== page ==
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You Can Register To Vote At Ariana Grande’s ‘Sweetener’ Tour Thanks To This Move
Going to see Ariana Grande on her tour? Lucky you, because not only are you in to hear an amazing setlist, but you can also get registered to vote. You heard me, people — you can get registered to vote at Ariana Grande’s tour, thanks to this awesome move.
The “Thank U, Next” singer apparently partnered with HeadCount, an organization that partners with musicians to promote voter participation, to give her fans an opportunity to get registered. “AMAZING NEWS. @ArianaGrande invited us to register voters on her Sweetener tour. Together, we designed #thankunextgen, a program to help Ariana’s fans make their voices heard. Volunteer with us at one of her upcoming shows,” the organization tweeted on March 15. And there’s more. Concertgoers can also text ARIANA to 40649 to register, volunteer, get in touch with their legislators or receive a reminder to register on their 18th birthday, per CNN.
Hear that? That’s the sound of me starting a slow clap over here…
Elite Daily reached out to representatives for Grande for comment on the matter, but did not hear back by the time of publication. However, Grande seems pretty pleased with the partnership (as well she should be) — on March 19 she retweeted HeadCount’s post about the campaign, adding a black heart emoji.
It’s a major move, considering the bad rap that young people get when it comes to voter participation. According to the Pew Research center, although millennials are approaching the Baby Boomers in their overall share of the American electorate, only about half of millennials eligible to vote turn out in presidential elections. It’s not great in midterms, either: in 2018, only about 13 percent of voters were age 18 to 29. However, by comparison to what voting rates have been, things are looking up — about 3.3 million voters between the ages of 18 and 29 voted early in 2018, which was a 188 percent increase from 2014. And in tough states like Georgia and Texas, early turnout by 18-29 year olds had reportedly spiked a whopping 500 percent in the days before the electionThen here comes Ariana, pushing the needle forward.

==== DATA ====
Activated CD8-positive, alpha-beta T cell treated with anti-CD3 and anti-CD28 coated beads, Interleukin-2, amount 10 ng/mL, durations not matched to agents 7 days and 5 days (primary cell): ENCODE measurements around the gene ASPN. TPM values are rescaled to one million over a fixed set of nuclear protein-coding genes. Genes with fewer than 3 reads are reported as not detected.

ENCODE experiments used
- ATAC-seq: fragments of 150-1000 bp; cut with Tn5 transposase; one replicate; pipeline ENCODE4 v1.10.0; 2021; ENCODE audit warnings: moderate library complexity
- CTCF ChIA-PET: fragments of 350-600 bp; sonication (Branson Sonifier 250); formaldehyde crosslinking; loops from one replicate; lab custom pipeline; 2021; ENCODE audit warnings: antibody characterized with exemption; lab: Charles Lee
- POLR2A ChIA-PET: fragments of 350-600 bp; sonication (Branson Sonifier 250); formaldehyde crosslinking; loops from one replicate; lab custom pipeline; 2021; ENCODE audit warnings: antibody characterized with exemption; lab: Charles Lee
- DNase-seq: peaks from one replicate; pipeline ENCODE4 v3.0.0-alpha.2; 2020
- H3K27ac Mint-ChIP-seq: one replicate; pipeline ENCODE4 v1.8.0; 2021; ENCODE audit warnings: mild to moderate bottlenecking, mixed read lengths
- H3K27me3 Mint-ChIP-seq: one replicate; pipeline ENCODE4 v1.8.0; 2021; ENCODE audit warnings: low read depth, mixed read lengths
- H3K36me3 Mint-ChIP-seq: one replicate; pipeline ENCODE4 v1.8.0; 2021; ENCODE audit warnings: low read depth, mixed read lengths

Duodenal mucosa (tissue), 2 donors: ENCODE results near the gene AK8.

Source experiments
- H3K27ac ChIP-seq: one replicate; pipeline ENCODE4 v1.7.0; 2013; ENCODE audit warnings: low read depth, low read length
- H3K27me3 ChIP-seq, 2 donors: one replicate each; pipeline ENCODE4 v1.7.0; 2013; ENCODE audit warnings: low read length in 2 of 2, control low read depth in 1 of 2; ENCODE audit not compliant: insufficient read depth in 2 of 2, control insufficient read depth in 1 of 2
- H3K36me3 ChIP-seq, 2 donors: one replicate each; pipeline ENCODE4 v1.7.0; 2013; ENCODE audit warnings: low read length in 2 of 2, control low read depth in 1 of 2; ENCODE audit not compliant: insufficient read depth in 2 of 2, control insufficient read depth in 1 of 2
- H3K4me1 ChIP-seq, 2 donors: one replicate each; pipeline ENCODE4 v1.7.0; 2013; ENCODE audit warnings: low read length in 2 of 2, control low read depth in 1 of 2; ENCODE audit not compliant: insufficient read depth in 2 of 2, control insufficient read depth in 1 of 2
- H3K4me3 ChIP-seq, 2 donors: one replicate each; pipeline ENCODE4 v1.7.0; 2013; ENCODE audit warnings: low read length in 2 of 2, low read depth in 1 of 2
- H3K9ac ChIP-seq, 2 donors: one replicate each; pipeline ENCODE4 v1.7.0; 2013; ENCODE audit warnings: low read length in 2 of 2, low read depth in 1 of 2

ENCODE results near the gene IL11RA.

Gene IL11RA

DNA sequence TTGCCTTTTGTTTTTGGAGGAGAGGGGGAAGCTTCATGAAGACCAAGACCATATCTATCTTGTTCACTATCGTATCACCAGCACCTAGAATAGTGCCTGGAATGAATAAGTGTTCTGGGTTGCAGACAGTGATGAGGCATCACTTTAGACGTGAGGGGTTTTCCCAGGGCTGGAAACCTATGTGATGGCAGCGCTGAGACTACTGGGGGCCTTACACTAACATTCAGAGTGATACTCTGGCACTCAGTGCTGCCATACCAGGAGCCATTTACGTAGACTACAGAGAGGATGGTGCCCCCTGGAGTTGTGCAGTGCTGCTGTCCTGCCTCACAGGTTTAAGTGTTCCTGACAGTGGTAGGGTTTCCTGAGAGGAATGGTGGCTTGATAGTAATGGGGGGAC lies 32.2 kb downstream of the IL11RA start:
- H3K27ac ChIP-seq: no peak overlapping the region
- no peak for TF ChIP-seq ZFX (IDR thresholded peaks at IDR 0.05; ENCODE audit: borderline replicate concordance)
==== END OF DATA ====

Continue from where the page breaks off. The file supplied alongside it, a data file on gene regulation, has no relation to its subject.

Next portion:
The tour officially kicked off on Monday, March 18 and some concertgoers were quick to document their experiences at the booths.
Others just couldn’t get over the news itself.
While this move may come as a shock to those who don’t keep that close of an eye on Grande, this is far from her first political statement.
For example, she seemed to take a shot at President Trump and his hostility toward immigrants and refugees in her video for “Thank U, Next,” which showed her reading a book called, “Immigration and Refugee Law and Policy” while dressed up as ‘s Elle Woods. Not to mention, her reaction to his presidential win wasn’t all that exciting either — like, she apparently wrote on social media that she was in “tears,” per . Elite Daily reached out to the White Hosue for any comment or response to her apparent digs, but did not immediately hear back.
Aside from Trump, she’s also spoken out in support of gun control and the Black Lives Matter movement, sharing a song in 2016 alongside Janelle Monaé that was dedicated to those who lost their lives at the hands of police.
They’re touchy subjects, for sure, but it seems well worth mentioning to the singer. In fact, Grande sounded off about the idea of receiving backlash in an August 2018 interview with magazine, saying:
There’s a lot of noise when you say anything about anything. But if I’m not going to say it, what’s the f****** point of being here? Not everyone is going to agree with you, but that doesn’t mean I’m just going to shut up and sing my songs. I’m also going to be a human being who cares about other human beings; to be an ally and use my privilege to help educate people.
Reason No. 23628 to stan her.
So if you’re heading out for the tour, it looks like you’re really in for a show. Get your tickets out and those IDs ready.